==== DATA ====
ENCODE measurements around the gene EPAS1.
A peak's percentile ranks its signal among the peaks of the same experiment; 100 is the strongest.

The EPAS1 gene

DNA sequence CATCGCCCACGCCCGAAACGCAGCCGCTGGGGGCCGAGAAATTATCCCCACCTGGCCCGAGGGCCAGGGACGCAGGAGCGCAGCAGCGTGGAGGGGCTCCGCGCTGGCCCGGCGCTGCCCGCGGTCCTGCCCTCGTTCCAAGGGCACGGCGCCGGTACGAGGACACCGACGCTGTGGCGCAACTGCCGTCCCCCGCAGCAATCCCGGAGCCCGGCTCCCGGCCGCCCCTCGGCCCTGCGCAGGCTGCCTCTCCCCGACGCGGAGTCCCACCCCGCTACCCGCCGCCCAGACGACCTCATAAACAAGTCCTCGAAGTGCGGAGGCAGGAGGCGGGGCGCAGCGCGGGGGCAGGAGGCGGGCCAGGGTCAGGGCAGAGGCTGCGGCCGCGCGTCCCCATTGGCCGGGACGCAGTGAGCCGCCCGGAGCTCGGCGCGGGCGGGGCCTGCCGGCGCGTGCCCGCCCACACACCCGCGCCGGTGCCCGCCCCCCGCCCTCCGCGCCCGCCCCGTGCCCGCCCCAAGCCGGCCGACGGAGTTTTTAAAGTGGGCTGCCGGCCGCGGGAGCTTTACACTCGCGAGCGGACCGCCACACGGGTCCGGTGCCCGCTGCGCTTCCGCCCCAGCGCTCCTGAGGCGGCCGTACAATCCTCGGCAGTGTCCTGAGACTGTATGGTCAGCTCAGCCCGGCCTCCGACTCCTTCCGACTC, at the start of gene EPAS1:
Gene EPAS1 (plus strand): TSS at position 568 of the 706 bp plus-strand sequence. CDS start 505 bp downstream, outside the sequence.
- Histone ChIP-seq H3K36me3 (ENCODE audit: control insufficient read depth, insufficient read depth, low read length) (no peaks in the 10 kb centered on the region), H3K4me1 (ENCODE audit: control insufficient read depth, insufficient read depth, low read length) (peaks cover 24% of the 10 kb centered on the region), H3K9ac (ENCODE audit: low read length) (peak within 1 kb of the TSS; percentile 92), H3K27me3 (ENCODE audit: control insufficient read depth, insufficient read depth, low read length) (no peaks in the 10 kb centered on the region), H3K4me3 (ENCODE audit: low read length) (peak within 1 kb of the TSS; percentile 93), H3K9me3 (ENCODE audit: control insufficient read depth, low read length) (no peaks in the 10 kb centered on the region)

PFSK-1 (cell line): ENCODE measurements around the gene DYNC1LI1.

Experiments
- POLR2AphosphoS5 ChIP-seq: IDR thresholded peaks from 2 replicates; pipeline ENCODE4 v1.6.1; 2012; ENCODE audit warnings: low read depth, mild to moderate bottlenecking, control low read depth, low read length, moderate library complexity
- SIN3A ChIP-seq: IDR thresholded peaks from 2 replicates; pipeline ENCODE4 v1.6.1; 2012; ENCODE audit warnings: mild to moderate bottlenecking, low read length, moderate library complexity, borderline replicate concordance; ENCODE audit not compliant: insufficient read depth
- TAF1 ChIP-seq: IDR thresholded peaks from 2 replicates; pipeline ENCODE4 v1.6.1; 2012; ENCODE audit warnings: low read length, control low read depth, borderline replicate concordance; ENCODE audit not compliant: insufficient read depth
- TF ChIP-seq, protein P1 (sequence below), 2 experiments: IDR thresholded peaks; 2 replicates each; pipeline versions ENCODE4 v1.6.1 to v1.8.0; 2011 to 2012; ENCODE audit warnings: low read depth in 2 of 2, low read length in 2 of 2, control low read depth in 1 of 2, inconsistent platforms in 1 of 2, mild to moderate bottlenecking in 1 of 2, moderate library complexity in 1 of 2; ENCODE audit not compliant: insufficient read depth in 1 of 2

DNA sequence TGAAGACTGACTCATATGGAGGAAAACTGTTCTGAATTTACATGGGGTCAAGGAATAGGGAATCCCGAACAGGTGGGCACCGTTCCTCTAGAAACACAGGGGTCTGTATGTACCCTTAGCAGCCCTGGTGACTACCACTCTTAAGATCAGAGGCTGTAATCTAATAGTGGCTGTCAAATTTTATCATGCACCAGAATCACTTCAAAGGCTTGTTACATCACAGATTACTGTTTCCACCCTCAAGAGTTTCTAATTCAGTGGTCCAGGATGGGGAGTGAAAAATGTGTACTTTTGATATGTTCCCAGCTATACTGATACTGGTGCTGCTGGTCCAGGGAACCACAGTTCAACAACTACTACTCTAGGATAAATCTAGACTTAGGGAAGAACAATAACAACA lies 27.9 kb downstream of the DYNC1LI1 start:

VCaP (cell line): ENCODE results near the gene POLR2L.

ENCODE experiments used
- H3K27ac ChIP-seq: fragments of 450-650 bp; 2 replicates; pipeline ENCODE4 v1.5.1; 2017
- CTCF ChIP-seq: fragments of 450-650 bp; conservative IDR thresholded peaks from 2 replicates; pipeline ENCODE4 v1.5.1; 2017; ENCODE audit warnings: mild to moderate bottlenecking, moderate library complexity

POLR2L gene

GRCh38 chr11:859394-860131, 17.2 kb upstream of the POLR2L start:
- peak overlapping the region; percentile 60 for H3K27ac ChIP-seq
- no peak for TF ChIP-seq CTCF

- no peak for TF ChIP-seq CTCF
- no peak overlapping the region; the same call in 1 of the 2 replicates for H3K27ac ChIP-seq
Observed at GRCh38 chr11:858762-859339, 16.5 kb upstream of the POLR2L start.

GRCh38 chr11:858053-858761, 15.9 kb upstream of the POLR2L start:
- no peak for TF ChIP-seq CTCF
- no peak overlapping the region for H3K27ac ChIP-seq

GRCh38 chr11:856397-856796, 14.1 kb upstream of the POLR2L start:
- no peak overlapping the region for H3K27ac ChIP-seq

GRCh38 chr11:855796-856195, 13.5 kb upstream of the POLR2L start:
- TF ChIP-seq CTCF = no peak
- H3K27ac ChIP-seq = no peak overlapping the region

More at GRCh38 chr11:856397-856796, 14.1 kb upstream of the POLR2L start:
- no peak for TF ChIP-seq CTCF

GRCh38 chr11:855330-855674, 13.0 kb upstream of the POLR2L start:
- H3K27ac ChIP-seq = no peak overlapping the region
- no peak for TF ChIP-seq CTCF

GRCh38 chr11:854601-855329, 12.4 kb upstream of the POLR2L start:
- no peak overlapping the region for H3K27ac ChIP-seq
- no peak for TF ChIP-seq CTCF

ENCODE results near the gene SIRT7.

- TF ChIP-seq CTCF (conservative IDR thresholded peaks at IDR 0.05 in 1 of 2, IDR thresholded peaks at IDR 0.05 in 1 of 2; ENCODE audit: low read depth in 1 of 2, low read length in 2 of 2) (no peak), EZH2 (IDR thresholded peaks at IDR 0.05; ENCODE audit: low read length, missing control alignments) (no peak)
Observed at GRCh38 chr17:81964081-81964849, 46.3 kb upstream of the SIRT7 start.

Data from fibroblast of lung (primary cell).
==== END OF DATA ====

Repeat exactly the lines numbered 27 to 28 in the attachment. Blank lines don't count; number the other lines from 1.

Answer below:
- no peak overlapping the region for H3K27ac ChIP-seq

GRCh38 chr11:856397-856796, 14.1 kb upstream of the POLR2L start: